Moving on to the deck’s smaller number of three-drops, we find another very appealing cipher target with the Deathcult Rogue. A 2/2 that’s blockable only by Rogues, this will often slip through an opponent’s defenses with ease. That said, there are a total of twenty-one different Rogues in the Standard environment of the present, so it’s not quite the carte-blanche pass it might be tempting to see it as. It’s a flavourful and useful card, though, and well worth its two places in the starting lineup.
Next up is the Sage’s Row Denizen. The Denizen cycle in Gatecrash gives five different creatures, each of which gives a bonus whenever a creature of the same colour enters the battlefield. The most useful of these may be Green’s Ivy Lane Denizen, as a free +1/+1 counter is immediately relevant on the board, whereas milling an opponent for two won’t always be so. Still, it’s repeatable milling on a sturdy enough body, even if you won’t always get a lot of mileage out of its triggered ability. The last card here can help with that, though. The Mortus Strider is a three-mana 1/1, a terrible deal, but like the Reassembling Skeleton it’s not priced on the body it provides, but on how difficult it is for an opponent to make that body go away. The Strider returns to your hand when it dies rather than going to the graveyard, so it can be cast and recast each turn if it dies (say, chump-blocking). It’s a somewhat pricey prospect, but it’s an ability that has some very useful applications. In addition to repeated mill through the Denizen, for instance, it can also help prolong the usefulness of the Incursion Specialist.
For the four-drop slot, you have fewer choices still. There’s a pair of Balustrade Spies, and a single Vedalken Entrancer. The Spies are another card that occupies that overlapping space in the Dimir Venn diagram, offering a dose of the “grind” style of milling as well as an evasive body useful for encoding with cipher. The Entrancer, on the other hand, is much more single-minded of purpose, mainly here as another milling engine stuck on a defensive-minded 1/4 body.
At the top of the curve we have some additional closing options. First up is the Mindeye Drake. Like the Entrancer, the Drake’s numbers cast it in a more defensive frame of mind, but it also has a very nice death rider. Whenever the Drake dies, your opponent will mill off another five cards to their graveyard. It’s not splashy enough of an effect that you’d seek to hasten the Drake’s demise in most cases, but it’s nice to know that if something goes wrong (like your Gruul opponent pumping up whatever you had the Drake block with bloodrush), you still get one last dose of value out of the card.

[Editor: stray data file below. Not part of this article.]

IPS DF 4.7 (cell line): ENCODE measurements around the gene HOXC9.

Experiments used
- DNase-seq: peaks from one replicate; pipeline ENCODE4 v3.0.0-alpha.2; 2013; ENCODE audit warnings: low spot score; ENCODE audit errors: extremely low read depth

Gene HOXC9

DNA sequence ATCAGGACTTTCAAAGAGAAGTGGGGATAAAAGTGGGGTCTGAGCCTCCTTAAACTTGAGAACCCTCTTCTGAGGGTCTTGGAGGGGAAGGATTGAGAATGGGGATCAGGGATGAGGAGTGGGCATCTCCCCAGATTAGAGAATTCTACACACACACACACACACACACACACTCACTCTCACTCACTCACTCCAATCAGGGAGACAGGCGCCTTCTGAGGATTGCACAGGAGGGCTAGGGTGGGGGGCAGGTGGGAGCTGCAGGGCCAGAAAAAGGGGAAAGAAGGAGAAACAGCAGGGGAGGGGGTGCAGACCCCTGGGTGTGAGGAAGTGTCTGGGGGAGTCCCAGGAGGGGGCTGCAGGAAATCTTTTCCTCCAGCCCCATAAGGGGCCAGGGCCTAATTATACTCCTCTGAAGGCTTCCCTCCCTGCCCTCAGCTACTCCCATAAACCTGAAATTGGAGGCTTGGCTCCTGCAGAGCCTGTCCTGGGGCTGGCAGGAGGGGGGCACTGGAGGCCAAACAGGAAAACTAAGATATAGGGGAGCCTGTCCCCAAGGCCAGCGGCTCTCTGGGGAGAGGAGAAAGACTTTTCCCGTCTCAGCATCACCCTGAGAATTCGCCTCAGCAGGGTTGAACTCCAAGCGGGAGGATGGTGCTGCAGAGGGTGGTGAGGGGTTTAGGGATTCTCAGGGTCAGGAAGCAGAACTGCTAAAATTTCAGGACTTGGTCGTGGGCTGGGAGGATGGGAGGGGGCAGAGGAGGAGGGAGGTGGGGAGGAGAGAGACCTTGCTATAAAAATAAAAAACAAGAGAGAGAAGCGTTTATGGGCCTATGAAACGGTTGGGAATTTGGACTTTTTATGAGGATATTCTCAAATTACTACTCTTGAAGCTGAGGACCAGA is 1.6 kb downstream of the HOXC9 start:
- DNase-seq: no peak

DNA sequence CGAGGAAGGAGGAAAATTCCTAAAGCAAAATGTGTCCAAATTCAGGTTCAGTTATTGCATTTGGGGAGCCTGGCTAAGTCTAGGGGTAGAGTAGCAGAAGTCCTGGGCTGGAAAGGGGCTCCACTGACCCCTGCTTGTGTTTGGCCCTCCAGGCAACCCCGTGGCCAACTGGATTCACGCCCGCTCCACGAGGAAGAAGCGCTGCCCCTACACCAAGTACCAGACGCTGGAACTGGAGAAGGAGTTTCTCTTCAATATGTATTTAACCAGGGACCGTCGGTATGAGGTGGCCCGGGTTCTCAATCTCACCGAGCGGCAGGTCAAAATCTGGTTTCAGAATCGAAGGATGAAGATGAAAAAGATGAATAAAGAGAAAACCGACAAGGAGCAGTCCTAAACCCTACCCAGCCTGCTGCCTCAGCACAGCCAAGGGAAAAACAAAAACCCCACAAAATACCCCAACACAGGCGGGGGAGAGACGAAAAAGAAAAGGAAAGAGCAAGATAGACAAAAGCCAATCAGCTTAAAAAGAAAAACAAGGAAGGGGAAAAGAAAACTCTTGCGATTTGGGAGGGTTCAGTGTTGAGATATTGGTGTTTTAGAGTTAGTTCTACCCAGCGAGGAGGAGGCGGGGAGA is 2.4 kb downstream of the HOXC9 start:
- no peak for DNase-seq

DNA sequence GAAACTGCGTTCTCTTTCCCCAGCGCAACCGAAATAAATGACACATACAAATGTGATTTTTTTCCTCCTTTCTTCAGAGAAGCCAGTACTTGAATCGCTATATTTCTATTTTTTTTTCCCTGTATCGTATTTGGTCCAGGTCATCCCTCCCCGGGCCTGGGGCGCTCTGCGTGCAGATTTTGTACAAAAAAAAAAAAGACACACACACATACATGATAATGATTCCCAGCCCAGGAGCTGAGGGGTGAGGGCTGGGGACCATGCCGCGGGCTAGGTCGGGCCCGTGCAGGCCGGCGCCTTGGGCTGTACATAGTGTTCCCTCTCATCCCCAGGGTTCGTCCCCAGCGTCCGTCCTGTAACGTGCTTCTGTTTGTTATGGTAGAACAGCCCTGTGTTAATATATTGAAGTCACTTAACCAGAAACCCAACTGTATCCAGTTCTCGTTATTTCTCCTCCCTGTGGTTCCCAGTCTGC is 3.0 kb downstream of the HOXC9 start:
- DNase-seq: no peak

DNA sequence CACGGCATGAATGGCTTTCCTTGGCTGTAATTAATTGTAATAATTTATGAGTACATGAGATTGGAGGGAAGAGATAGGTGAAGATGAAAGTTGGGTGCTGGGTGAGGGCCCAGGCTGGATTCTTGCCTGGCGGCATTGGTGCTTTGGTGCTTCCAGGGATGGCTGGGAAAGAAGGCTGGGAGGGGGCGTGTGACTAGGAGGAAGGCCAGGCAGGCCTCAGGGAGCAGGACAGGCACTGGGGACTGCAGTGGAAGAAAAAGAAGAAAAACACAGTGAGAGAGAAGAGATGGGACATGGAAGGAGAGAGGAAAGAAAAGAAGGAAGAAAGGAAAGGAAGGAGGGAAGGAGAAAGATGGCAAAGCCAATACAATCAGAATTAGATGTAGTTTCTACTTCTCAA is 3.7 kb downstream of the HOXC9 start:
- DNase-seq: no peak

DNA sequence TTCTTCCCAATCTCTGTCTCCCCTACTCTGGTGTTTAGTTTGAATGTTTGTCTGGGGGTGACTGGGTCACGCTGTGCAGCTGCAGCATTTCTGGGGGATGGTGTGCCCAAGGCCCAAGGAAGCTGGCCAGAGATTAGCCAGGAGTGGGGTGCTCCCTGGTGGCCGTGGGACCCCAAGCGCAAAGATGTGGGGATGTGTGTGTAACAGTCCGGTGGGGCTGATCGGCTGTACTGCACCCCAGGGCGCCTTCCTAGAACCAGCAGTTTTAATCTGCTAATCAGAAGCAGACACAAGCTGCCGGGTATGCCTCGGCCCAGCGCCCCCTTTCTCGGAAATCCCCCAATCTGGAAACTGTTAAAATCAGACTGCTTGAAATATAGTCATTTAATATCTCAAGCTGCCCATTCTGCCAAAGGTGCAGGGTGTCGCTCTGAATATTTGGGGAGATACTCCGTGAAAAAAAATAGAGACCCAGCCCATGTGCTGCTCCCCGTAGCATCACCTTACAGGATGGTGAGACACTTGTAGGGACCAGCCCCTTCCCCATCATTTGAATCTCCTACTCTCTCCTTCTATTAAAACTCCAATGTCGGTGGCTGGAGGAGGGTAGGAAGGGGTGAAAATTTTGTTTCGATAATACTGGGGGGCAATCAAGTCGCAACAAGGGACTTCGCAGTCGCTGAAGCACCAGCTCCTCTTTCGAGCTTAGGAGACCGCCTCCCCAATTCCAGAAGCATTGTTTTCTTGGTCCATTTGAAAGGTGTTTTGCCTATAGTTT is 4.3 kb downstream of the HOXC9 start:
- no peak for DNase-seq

Then there’s the Dinrova Horror, and you get two copies of this one. The Horror is a six-mana 4/4, which isn’t the best of deals though something you’re not ashamed to cast most of the time. The Horror, however, brings along a nifty little parlour trick, a Boomerang followed by a Pain. The order is particularly significant, as it ensures that your opponent will be hurt by the effect even if you summon the Horror when their hand is empty. Indeed, it will often be preferable to do so, since you can orchestrate the loss of their best permanent if they’ve got nothing else to throw away in its stead.
Finally, we find the deck’s foil premium rare, the Consuming Aberration. The final reward for a game spent milling and grinding away at your opponent’s library, the Aberration’s power and toughness are each drawn from the number of cards in your opponent’s graveyards (the wording, incidentally, making this guy a potential beating in multiplayer). If that wasn’t enough the Aberration also triggers a grind on your opponent’s library whenever you cast a spell, hastening your opponent’s inevitable demise on two different fronts. It’s a perfect fit for the deck, and priced appropriately to see play.
Flock to a Murder Scene
Dimir Dementia is one of the most spell-heavy decks in Gatecrash, tied only with Orzhov Oppression. That means that while a number of the deck’s paths to glory come through its creatures, the noncreature suite has a substantial role to play in support not just of the deck’s beaters, but of the win conditions themselves. Remember, this is a deck that can beat an opponent without ever having moved their life total (unlikely though that may be).